The unofficial anthem of Southern Rock, if not of the South in general, hit the top 40 this day in 1974. A band from Florida, recording in Georgia put Alabama on the musical map this day. Lynyrd Skynyrd‘s “Sweet Home Alabama” hit the top 40 and would go on to be their only top 10 hit and only gold single in the U.S.
Ironically, most of the band haled from northern Florida, although they did have members from Rhode Island (Leon Wilkeson), Texas (Billy Powell) and California (Ed King)…but no one from The Yellowhammer State. Likewise, they recorded much of the album out on the West Coast but this actual song at the Atlanta Rhythm Section’s Studio One. No matter what its origins, the single (which preceded their other arena rock classic, “Free Bird”) was from their Second Helping album, appropriately enough their second, which went double platinum at home.
The band’s origins stem from a pretty musical family, the Van Zants. At the time, Ronnie Van Zant was the lead singer – he, guitarist Steve Gaines and four others unfortunately died in a plane crash in ’77 and was then replaced by younger brother Johnny Van Zant. Meanwhile, another brother, Donnie, started the band 38 Special!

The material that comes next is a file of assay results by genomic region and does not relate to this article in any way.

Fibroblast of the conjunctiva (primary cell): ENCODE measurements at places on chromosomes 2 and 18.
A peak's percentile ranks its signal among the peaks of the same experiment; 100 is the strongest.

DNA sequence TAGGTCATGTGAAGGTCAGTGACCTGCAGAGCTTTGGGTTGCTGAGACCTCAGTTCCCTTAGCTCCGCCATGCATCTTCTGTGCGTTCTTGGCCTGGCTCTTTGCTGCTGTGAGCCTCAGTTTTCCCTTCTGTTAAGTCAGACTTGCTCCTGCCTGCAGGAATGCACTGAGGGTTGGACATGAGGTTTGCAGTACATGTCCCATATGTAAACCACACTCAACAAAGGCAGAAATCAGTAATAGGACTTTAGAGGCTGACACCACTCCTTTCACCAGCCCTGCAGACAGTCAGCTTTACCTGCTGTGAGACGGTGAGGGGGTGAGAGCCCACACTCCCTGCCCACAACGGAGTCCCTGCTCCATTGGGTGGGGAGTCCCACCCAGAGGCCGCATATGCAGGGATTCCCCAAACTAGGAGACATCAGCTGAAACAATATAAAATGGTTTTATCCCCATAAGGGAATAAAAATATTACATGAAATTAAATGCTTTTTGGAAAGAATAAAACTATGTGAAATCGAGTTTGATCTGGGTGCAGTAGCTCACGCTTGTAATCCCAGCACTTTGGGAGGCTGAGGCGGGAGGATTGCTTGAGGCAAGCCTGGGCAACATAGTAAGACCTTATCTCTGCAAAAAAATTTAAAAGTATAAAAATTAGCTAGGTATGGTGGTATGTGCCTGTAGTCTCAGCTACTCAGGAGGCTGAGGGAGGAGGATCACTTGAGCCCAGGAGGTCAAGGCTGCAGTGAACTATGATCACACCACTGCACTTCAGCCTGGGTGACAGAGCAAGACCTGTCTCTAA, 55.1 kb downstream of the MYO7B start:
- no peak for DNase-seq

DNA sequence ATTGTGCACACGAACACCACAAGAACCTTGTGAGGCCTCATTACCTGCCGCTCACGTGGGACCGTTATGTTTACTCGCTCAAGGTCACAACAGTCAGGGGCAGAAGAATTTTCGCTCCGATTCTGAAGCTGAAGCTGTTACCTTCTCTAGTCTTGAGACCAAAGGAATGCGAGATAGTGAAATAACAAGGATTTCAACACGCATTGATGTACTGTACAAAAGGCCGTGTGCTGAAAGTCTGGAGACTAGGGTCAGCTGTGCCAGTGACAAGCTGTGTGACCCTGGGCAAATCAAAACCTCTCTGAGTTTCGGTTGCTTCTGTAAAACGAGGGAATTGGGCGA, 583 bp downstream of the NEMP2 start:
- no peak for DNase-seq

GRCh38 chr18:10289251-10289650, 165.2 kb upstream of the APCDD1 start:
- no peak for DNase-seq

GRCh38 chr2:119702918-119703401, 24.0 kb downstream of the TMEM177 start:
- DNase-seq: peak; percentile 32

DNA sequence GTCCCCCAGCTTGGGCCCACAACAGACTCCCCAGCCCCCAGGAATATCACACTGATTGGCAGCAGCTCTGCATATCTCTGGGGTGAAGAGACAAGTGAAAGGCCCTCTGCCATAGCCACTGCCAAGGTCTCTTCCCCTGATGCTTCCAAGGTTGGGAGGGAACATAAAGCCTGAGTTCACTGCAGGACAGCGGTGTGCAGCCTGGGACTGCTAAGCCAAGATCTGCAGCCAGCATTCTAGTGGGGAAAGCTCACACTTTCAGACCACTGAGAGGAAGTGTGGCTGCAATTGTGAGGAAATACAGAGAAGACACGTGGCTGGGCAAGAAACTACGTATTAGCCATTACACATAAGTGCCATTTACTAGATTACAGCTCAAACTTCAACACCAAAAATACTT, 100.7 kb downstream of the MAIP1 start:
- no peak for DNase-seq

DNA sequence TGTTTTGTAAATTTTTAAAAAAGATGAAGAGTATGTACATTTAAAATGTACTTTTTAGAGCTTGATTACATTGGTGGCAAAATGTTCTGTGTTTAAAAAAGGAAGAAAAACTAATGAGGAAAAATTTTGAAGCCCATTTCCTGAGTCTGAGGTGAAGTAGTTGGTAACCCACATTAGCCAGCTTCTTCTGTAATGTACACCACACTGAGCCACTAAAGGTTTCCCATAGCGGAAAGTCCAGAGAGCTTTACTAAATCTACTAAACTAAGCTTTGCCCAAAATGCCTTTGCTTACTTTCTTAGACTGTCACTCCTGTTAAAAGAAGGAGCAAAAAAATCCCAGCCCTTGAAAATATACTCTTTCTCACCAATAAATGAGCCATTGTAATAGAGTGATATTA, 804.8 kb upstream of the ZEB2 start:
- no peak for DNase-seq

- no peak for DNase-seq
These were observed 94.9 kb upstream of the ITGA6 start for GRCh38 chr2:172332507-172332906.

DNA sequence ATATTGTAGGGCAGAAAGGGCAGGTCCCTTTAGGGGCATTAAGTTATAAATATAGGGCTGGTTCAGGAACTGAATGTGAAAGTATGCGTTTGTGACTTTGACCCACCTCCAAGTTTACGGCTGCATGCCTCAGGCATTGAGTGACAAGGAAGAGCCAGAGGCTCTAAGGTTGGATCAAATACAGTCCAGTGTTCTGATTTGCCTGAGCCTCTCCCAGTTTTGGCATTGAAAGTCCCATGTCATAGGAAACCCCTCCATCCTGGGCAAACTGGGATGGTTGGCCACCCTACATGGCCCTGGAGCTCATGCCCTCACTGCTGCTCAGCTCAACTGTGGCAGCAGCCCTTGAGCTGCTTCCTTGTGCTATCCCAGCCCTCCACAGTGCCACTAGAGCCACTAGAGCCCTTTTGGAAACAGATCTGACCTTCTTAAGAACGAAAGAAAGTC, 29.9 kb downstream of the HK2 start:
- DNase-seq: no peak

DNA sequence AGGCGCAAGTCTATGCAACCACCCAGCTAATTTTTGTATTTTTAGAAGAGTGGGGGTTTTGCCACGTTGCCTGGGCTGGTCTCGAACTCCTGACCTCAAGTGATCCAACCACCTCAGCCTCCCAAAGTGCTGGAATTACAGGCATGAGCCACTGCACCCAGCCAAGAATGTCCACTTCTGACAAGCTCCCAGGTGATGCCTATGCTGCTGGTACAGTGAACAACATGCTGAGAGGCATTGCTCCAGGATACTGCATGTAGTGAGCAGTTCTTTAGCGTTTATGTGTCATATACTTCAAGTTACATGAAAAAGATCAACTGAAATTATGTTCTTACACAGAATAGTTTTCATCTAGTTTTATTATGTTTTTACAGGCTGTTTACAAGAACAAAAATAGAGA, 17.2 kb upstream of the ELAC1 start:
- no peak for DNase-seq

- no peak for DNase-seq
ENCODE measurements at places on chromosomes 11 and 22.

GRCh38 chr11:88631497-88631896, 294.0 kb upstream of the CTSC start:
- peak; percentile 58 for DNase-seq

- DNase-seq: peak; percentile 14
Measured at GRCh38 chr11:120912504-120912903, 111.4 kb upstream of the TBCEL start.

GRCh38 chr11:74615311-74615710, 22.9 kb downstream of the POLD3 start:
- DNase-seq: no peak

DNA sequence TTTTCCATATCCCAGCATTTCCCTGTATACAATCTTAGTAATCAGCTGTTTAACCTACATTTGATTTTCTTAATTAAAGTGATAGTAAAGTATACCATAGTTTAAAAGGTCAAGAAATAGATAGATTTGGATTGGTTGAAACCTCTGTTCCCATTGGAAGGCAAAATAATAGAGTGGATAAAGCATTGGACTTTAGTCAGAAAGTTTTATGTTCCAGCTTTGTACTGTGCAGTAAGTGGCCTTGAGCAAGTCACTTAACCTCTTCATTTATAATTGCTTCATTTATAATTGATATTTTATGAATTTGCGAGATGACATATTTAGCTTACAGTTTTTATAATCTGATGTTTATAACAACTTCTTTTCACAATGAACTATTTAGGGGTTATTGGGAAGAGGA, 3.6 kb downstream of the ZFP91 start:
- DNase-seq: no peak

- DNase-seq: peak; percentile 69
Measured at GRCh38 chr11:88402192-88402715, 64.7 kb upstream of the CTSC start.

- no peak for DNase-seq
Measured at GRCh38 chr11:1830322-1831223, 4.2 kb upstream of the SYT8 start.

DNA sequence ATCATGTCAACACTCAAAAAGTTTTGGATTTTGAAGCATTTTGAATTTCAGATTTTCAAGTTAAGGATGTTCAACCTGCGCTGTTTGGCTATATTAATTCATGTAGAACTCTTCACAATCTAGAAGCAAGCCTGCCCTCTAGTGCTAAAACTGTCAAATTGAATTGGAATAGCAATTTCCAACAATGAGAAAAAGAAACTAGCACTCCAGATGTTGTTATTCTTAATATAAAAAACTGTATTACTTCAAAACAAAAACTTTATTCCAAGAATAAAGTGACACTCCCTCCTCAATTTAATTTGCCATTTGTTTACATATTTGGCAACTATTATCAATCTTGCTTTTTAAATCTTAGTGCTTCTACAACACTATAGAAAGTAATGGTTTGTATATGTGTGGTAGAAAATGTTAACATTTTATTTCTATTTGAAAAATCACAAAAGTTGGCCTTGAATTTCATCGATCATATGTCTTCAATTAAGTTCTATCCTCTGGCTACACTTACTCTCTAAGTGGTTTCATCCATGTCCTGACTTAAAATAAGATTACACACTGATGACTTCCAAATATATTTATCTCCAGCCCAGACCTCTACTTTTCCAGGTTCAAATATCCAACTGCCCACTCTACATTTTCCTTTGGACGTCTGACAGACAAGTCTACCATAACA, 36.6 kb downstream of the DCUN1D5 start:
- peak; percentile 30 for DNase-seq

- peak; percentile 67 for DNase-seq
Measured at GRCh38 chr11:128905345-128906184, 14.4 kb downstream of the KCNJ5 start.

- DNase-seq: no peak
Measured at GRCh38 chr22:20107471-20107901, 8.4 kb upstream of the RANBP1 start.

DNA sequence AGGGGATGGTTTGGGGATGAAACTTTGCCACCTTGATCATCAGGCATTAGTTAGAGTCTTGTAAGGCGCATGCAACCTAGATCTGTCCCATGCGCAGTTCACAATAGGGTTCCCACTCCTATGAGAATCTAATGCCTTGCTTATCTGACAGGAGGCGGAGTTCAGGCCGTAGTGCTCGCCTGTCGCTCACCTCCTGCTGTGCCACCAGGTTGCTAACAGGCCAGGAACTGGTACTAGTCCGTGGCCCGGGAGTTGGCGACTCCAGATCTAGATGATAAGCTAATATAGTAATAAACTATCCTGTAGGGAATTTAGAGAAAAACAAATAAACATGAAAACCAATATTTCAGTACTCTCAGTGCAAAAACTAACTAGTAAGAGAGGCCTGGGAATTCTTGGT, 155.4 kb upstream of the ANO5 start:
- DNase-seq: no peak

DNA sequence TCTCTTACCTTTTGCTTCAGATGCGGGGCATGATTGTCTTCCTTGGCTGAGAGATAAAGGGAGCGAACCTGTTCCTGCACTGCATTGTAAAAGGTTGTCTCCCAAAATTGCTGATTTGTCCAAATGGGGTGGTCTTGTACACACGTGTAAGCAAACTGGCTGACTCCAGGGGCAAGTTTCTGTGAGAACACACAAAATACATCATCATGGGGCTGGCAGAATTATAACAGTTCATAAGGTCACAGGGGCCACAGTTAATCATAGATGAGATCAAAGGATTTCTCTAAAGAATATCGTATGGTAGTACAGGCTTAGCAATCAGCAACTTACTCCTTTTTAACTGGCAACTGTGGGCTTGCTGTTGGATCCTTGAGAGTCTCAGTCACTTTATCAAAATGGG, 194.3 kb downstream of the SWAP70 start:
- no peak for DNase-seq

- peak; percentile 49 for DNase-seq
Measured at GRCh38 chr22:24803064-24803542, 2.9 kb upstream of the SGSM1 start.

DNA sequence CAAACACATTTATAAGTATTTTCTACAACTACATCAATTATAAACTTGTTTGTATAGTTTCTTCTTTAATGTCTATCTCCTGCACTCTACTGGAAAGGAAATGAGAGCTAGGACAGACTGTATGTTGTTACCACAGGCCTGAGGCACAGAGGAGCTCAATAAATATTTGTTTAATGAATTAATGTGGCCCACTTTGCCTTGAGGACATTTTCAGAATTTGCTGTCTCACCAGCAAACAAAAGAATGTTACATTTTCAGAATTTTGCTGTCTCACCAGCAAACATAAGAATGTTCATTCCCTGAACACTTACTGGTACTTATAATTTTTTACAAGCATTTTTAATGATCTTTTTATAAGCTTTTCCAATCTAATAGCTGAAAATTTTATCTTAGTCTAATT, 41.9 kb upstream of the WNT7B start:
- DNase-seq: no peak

The song was inspired by some anger at Neil Young’s songs “Southern Man” and “Alabama” which portrayed the South as a racist, KKK-run backwoods – you hear them diss “Ol’ Neil” by name in the song. For all that, there’s no animosity between them, believe it or not. both say they’re fans of the other, have worn each other’s T-shirts on stage and played the same gigs. Young now says “I don’t like my words when I listen to them…I richly deserved the shot (they) gave me.”
Although the song only got to #8 on Billboard, it remains one of the most-played of the era on Classic Rock stations. Not to mention it loosely-inspired a Reese Witherspoon movie and has been used in advertising by the state itself. Wonder if Mississippi’s hoping Ol’ Neil will write something nasty about them?